identified. The majority of cases (n=2,941; 66.0%) were monomicrobial.
Among patients with a polymicrobial infection, 1,118 (25.1%) had two
organisms while 394 (8.8%) had three or more pathogens. Notably,
resistance to third-generation cephalosporins occurred in 7.6% of all
Gram-negative pathogens. The most common Gram-negative pathogens were E.
coli
(2,624; 58.9%) and K. pneumoniae (774; 17.4%).

Beyond microbiology, this retrospective study analyzed hospitalization
outcomes. Findings showed that hospital mortality due to cIAI was 7.6%,
and 11.2% of patients were readmitted within 30 days of discharge. The
median (interquartile range) length of stay was 6 (3, 12) days, and
median total cost was $21,148 ($12,051, $43,637). These results
highlight the significant morbidity and mortality associated with cIAI
hospitalizations, as well as the substantial cost burden.

Efficacy of Eravacycline in Non-Appendiceal Complicated
Intra-Abdominal Infections: An Analysis of Two Phase 3 Trials

Compared to complicated appendicitis, cIAIs of non-appendiceal etiology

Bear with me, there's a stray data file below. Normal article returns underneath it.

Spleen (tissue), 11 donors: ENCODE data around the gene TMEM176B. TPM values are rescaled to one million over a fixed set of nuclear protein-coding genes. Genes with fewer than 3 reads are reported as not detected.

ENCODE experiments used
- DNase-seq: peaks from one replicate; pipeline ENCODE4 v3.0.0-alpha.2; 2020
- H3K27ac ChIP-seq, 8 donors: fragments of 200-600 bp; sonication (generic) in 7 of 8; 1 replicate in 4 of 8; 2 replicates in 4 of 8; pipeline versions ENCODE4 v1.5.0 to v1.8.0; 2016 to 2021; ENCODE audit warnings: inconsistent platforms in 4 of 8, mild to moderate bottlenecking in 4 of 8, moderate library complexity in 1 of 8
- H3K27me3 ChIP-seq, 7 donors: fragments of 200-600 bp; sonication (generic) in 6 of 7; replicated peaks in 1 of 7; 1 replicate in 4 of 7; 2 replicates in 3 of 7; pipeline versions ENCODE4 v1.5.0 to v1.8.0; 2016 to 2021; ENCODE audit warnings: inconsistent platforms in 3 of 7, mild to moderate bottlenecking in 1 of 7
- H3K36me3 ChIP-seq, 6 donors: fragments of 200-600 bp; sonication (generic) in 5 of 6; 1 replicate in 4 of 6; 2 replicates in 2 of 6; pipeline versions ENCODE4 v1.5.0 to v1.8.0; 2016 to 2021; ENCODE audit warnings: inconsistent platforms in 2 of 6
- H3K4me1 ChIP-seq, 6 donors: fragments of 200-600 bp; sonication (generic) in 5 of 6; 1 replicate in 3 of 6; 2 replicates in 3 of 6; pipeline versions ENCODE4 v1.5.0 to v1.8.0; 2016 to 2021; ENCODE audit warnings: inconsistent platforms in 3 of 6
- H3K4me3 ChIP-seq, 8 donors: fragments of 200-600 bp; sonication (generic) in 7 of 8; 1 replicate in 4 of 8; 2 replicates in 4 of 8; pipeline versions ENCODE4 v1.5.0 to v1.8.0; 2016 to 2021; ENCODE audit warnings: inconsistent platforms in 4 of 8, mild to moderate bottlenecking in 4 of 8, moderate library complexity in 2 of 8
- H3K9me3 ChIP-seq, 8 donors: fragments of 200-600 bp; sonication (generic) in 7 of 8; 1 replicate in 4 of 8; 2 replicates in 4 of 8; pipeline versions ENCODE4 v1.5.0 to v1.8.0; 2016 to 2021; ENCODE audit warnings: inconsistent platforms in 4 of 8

carry a higher risk for initial treatment failure, prolonged treatment
duration, and increased mortality.1 Researchers hypothesized
that patients with non-appendiceal cIAIs treated with XERAVA would have
similar clinical outcomes when compared to those treated with
carbapenems. A post-hoc analysis of patients diagnosed with cIAI of
non-appendiceal origin from two Phase 3 studies, IGNITE1 and IGNITE4,
was performed to determine clinical outcomes. Clinical cure rates in
patients diagnosed with complicated appendicitis were 89.0% and 88.6% in
patients treated with XERAVA and comparators, respectively. In patients
with non-appendiceal cIAIs treated with XERAVA and comparators, clinical
cure rates were 88.8% and 89.7%, respectively. Across the
non-appendiceal subgroups, clinical outcomes between XERAVA and
comparators were similar.

This pooled analysis suggests that XERAVA is an effective empiric
treatment option for patients with cIAI, including those with specific
higher-risk diagnoses such as peritonitis and intestinal perforation.

2017 Global Surveillance of the In Vitro Activity of Eravacycline
Against Clinical Isolates From Gastrointestinal Infections

In a subset of data from a 2017 global surveillance study, 2,005
non-duplicate, non-consecutive, single-patient gastrointestinal isolates
were analyzed to determine the Minimum Inhibitory Concentration (MIC)
required to inhibit the growth of 50% and 90% of organisms,
respectively, for XERAVA and comparators. Results demonstrated potent in
vitro
activity against Enterobacteriaceae with an MIC90
value of 1 mg/L compared to 4 mg/L for tigecycline. XERAVA demonstrated